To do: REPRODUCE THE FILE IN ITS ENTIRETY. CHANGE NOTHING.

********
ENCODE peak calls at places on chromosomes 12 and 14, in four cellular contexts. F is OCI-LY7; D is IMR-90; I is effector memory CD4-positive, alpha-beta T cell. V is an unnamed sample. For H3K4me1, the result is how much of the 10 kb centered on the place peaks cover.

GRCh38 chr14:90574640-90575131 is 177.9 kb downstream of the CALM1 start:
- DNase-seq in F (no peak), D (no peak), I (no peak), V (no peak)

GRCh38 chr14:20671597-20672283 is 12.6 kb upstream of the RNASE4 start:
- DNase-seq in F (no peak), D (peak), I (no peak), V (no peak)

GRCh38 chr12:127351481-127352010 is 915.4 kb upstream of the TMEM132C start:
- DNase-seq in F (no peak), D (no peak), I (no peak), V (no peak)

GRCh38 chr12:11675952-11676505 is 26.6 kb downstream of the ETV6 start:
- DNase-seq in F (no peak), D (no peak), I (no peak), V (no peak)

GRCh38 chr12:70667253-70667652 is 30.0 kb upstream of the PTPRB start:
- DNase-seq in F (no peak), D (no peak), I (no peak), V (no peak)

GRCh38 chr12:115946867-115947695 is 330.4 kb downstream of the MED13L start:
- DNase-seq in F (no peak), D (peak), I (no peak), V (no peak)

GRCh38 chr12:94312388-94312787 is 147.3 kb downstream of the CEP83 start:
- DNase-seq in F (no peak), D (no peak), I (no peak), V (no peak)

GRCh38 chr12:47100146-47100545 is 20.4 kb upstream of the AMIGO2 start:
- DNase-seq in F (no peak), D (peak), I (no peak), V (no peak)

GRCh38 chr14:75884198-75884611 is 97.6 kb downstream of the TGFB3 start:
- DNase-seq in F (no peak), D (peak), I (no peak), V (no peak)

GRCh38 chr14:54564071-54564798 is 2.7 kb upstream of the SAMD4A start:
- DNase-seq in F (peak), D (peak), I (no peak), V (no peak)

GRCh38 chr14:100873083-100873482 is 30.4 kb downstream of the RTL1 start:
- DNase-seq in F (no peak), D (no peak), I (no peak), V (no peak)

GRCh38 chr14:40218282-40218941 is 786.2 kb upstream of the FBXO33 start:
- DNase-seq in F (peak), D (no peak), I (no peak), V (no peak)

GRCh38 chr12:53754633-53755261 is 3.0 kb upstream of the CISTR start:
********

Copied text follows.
ENCODE peak calls at places on chromosomes 12 and 14, in four cellular contexts. F is OCI-LY7; D is IMR-90; I is effector memory CD4-positive, alpha-beta T cell. V is an unnamed sample. For H3K4me1, the result is how much of the 10 kb centered on the place peaks cover.

GRCh38 chr14:90574640-90575131 is 177.9 kb downstream of the CALM1 start:
- DNase-seq in F (no peak), D (no peak), I (no peak), V (no peak)

GRCh38 chr14:20671597-20672283 is 12.6 kb upstream of the RNASE4 start:
- DNase-seq in F (no peak), D (peak), I (no peak), V (no peak)

GRCh38 chr12:127351481-127352010 is 915.4 kb upstream of the TMEM132C start:
- DNase-seq in F (no peak), D (no peak), I (no peak), V (no peak)

GRCh38 chr12:11675952-11676505 is 26.6 kb downstream of the ETV6 start:
- DNase-seq in F (no peak), D (no peak), I (no peak), V (no peak)

GRCh38 chr12:70667253-70667652 is 30.0 kb upstream of the PTPRB start:
- DNase-seq in F (no peak), D (no peak), I (no peak), V (no peak)

GRCh38 chr12:115946867-115947695 is 330.4 kb downstream of the MED13L start:
- DNase-seq in F (no peak), D (peak), I (no peak), V (no peak)

GRCh38 chr12:94312388-94312787 is 147.3 kb downstream of the CEP83 start:
- DNase-seq in F (no peak), D (no peak), I (no peak), V (no peak)

GRCh38 chr12:47100146-47100545 is 20.4 kb upstream of the AMIGO2 start:
- DNase-seq in F (no peak), D (peak), I (no peak), V (no peak)

GRCh38 chr14:75884198-75884611 is 97.6 kb downstream of the TGFB3 start:
- DNase-seq in F (no peak), D (peak), I (no peak), V (no peak)

GRCh38 chr14:54564071-54564798 is 2.7 kb upstream of the SAMD4A start:
- DNase-seq in F (peak), D (peak), I (no peak), V (no peak)

GRCh38 chr14:100873083-100873482 is 30.4 kb downstream of the RTL1 start:
- DNase-seq in F (no peak), D (no peak), I (no peak), V (no peak)

GRCh38 chr14:40218282-40218941 is 786.2 kb upstream of the FBXO33 start:
- DNase-seq in F (peak), D (no peak), I (no peak), V (no peak)

GRCh38 chr12:53754633-53755261 is 3.0 kb upstream of the CISTR start: